Two women accused of murdering the half-brother of North Korea’s leader have been taken to Kuala Lumpur’s airport on a court visit to the crime scene.
Indonesian Siti Aisyah, 25, and Doan Thi Huong, 28, a Vietnamese, are charged with murdering Kim Jong-nam by smearing his face with VX, a chemical nerve agent, at Kuala Lumpur's budget international terminal on 13 February.
The two women were brought back to the scene as part of an entourage of court officials, led by trial judge Azmi Ariffin and accompanied by more than 100 police officers and dozens of journalists, on a visit to retrace the events that unfolded before, during and after the murder.
The site visit covered various locations in the terminal where the two women were seen on closed-circuit television videos that were shown in court earlier this month.
These include a resturant where Siti Aisyah was seen meeting an unidentified man, the toilets where police witnesses said both women had gone to after the attack on Kim Jong-nam, the clinic where the victim sought medical aid and the taxi stands where both suspects were seen after the attack.
Ms Huong appeared unwell midway through the site visit while Ms Siti Aisyah broke down in tears. Both women were then provided with wheelchairs.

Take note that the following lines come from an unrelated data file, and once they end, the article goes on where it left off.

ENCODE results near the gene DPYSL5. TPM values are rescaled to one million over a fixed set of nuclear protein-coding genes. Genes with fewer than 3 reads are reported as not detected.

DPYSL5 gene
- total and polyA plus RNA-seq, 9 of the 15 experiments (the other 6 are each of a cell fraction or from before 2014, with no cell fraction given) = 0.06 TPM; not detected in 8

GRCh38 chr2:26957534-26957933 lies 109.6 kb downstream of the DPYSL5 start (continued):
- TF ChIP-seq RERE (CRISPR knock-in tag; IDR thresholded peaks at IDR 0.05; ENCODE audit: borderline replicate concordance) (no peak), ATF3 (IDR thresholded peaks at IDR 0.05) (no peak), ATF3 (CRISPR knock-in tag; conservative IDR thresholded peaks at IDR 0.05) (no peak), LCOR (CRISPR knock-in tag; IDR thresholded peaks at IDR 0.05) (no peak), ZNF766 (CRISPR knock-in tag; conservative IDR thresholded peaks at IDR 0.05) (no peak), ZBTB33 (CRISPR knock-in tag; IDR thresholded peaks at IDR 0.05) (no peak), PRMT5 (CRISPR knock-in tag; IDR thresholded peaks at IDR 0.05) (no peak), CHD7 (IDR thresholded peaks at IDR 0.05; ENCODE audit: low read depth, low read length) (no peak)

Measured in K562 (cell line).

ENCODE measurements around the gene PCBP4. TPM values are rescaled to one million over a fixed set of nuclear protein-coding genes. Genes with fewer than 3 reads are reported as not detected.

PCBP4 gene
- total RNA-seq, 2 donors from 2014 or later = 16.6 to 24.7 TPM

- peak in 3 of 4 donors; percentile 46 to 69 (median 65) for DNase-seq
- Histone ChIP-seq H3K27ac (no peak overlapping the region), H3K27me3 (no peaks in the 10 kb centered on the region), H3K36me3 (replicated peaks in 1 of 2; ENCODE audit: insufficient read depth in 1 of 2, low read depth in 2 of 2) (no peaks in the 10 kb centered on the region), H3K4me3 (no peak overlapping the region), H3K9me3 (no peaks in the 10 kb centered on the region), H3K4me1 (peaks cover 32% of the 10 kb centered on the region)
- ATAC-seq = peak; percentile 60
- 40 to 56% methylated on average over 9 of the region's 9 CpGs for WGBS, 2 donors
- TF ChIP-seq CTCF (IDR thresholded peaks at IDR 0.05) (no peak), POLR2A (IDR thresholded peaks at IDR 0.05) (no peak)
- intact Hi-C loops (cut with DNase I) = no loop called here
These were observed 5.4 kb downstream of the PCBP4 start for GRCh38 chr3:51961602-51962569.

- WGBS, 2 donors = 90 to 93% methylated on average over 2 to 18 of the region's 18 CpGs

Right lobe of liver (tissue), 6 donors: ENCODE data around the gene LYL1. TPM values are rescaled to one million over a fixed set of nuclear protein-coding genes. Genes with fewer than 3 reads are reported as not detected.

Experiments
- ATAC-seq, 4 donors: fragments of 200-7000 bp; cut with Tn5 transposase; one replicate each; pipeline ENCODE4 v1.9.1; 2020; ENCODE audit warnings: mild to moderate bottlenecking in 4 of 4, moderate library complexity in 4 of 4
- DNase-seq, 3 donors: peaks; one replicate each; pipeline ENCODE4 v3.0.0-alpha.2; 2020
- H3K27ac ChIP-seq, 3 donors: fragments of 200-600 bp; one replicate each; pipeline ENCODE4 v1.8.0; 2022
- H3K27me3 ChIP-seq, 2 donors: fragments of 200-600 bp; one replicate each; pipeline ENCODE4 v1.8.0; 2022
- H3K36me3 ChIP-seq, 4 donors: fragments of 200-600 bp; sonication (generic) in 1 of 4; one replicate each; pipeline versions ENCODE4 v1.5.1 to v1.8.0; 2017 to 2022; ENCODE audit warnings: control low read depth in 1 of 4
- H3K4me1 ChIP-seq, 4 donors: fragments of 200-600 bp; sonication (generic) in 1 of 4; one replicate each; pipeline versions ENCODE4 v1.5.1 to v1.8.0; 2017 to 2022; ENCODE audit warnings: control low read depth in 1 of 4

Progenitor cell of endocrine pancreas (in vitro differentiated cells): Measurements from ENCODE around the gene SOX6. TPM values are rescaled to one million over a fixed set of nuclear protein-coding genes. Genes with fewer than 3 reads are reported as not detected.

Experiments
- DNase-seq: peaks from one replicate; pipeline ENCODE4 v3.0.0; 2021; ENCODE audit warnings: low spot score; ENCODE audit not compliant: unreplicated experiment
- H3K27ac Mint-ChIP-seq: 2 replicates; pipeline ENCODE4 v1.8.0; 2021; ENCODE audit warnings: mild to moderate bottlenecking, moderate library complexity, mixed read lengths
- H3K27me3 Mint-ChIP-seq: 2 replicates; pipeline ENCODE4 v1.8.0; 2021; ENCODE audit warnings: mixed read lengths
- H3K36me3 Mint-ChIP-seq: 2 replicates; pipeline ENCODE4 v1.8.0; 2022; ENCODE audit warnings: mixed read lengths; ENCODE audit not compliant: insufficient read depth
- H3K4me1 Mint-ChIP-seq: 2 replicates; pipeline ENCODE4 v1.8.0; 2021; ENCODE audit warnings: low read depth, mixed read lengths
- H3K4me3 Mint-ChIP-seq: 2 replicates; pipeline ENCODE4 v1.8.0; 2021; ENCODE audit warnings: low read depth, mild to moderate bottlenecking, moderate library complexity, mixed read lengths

Recordings on 13 February show Ms Huong approaching Kim Jong-nam and grasping his face from behind near the airport's check-in counters before quickly leaving.
Ms Siti Aisyah could not be seen during the attack but was identified by a police witness as a figure running in another direction.
The videos also show the women heading to separate bathrooms to wash their hands.
Both women were seen meeting with two men, identified only as Mr Chang and Mr Y, before the attack.
According to police, the men had applied liquid on the women's hands, and were among four suspects-at-large charged together with the women for the murder.
Forensic and chemical weapons experts said Kim Jong-nam had died of nerve agent poisoning, and that VX had been found on Ms Siti Aisyah and Ms Huong's clothes.
Traces of the poison were also found under Ms Huong's fingernails.
Defence lawyers have argued the women did not know that they were handling poison and that they thought they had been involved in a prank for a reality TV show.
South Korean and US officials have said that Kim Jong-un's regime was behind the murder.
Kim Jong-nam, who was living in exile in Macau, had criticised his family's dynastic rule of North Korea and his brother had ordered his execution, according to some South Korean politicians.